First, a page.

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Venture capital experts say higher interest rates could trim sky-high valuations Canadian startups have grown accustomed to over the last couple of years, but not right away.

On Wednesday, the Bank of Canada raised its benchmark interest rate to 0.50 per cent from 0.25 per cent, with more hikes expected this year.

“This initial increase shouldn’t hinder venture capital (VC) deployment or hurt startups looking to raise as venture funds are flush with cash right now and want to use it,” says Laura Lenz, who leads investment activity in Canada at OMERS Ventures.

However, she says there could be less money going into venture funds as rates continue to rise, resulting in capital deployment moving at a slower pace and funding rounds being smaller in size.

Consequently, Lenz sees venture capital firms taking a slightly more measured approach when deciding which companies to back.

“I think that VCs will take more time in their diligence, which is a good thing, because it will provide founders with time to assess partner-founder fit, which is critical in building a long-term successful business,” she said in an interview.

In addition, if exuberant deal valuations, especially from U.S. funds, are tempered, Canadian VC firms may be in a better position to compete with their U.S. counterparts that have been dishing out very large amounts of cash to companies in Canada, according to Nick Quain, vice president of venture development at Invest Ottawa.

“Many Canadian VC firms have been outbid and not willing to match the size and valuation of rounds U.S. funds have offered Canadian companies in the last few years,” he said.

Money has been flowing across the border from investment firms like New York’s Tiger Global Management, which has led multiple large investments in Canada during the pandemic period. U.S. VCs are the most active foreign investment groups in Canada.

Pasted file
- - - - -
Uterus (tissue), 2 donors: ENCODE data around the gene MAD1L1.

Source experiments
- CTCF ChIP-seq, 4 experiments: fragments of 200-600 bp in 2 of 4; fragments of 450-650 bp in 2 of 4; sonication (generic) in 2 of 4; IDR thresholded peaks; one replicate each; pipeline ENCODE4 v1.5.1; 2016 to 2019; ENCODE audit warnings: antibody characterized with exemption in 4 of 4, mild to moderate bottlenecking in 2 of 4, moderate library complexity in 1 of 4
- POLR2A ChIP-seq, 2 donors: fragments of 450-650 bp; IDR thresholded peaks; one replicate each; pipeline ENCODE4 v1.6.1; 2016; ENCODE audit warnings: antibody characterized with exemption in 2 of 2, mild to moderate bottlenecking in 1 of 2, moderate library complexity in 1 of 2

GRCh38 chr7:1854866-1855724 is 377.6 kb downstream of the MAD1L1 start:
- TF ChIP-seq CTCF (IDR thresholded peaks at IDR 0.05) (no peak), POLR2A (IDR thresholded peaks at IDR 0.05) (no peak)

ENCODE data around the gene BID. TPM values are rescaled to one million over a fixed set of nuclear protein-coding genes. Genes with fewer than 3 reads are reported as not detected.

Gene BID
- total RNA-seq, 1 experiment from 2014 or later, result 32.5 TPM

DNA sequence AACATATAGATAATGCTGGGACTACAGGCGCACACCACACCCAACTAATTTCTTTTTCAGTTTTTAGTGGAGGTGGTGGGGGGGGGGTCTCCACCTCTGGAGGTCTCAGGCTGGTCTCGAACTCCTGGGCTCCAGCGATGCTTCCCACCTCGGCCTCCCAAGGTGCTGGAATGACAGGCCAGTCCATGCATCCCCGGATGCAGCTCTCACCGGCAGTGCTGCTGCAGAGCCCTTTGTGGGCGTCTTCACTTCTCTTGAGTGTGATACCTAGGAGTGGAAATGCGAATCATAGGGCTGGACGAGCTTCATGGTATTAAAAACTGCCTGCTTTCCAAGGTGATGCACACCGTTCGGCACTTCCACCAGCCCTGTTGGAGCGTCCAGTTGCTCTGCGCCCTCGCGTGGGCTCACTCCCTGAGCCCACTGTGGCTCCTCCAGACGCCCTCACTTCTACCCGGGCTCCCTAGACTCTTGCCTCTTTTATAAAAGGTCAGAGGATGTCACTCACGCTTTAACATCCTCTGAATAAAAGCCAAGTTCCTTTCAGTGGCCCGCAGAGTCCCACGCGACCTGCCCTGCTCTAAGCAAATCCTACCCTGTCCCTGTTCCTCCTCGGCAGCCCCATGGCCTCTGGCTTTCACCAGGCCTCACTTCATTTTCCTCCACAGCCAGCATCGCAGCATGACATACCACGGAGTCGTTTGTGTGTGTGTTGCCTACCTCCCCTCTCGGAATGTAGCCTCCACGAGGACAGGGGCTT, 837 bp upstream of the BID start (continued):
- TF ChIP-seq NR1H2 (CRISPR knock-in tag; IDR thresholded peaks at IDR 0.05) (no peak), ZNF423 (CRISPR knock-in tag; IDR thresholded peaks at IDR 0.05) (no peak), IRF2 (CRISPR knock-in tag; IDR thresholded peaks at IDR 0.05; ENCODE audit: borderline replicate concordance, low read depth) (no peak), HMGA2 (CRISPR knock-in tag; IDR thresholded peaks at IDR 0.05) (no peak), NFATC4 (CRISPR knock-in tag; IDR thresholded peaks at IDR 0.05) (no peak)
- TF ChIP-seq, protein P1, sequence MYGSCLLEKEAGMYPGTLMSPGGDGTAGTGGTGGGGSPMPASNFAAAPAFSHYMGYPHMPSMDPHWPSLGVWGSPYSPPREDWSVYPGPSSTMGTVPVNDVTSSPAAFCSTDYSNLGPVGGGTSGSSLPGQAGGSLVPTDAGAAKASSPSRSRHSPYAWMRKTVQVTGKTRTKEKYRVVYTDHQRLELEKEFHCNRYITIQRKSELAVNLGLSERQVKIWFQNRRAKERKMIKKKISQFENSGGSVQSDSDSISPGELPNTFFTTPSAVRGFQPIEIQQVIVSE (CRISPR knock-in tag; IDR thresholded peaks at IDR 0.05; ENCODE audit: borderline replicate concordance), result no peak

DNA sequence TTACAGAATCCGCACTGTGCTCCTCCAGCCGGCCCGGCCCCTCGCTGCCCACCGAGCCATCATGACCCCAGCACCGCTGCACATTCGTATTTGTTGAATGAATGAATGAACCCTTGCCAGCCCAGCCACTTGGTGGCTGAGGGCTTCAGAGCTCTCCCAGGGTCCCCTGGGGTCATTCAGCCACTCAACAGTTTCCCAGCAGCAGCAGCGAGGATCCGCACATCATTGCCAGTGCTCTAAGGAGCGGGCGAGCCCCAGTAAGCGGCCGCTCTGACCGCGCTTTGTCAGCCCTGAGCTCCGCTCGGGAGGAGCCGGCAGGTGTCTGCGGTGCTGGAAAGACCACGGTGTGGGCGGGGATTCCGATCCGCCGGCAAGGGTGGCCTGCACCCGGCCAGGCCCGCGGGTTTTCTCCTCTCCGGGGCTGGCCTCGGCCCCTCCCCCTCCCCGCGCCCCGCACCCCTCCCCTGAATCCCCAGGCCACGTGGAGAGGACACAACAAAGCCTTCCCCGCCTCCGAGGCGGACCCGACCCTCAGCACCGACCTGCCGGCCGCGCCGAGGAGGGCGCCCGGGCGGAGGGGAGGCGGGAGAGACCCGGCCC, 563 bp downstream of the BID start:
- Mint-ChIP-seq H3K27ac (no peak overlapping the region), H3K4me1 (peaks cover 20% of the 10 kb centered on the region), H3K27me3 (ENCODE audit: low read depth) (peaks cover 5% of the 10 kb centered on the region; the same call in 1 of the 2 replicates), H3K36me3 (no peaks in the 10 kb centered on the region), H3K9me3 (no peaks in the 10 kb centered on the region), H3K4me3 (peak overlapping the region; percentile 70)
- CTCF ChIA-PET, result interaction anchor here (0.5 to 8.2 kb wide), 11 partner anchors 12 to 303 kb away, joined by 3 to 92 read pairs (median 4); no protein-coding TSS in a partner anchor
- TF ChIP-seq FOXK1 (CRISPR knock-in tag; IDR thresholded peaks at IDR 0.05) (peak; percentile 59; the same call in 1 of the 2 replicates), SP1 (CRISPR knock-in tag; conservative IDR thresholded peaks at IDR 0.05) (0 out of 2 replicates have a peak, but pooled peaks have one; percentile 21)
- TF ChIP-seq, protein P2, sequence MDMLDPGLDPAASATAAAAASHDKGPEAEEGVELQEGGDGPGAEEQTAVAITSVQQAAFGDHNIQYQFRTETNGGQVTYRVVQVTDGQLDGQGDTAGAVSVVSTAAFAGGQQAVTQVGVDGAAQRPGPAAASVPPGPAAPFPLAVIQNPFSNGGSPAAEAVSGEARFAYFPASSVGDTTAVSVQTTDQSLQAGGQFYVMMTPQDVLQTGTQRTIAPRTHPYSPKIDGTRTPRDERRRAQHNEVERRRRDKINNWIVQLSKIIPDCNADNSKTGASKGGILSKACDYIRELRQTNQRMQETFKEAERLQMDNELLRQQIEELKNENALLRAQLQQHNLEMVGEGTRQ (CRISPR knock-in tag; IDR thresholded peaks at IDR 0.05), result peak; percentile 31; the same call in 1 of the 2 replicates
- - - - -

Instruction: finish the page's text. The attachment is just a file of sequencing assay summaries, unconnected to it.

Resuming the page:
A VC market cooldown will likely have more of an impact on mature companies in the startup ecosystem and late-stage funding known as Series C+ financing, but some early growth stage companies looking to raise money in the near future are beginning to consider the ripple effects and implications for first significant rounds of VC financing.

Kitchener-Waterloo cleantech company EnPowered is one example as it prepares to have conversations about Series A first round financing at the end of the year, said founder and CEO Tomas van Stee.

“We are adding an extra six months to our runway calculations, essentially reducing our spend in order to give us another six months of runway before running out of capital just in case the VC market does cool down at the Series A stage,” he said.

At the same time, he sees large growth funds focusing more attention on earlier funding levels (Series A and B) because of competition at the Series C+ level, which could drive up valuations there and potentially benefit his company’s raise.

Last year was a record for venture capital investment in Canada with $14.2 billion distributed across 751 deals, 71 of them being megadeals, according to the Canadian Venture Capital and Private Equity Association.

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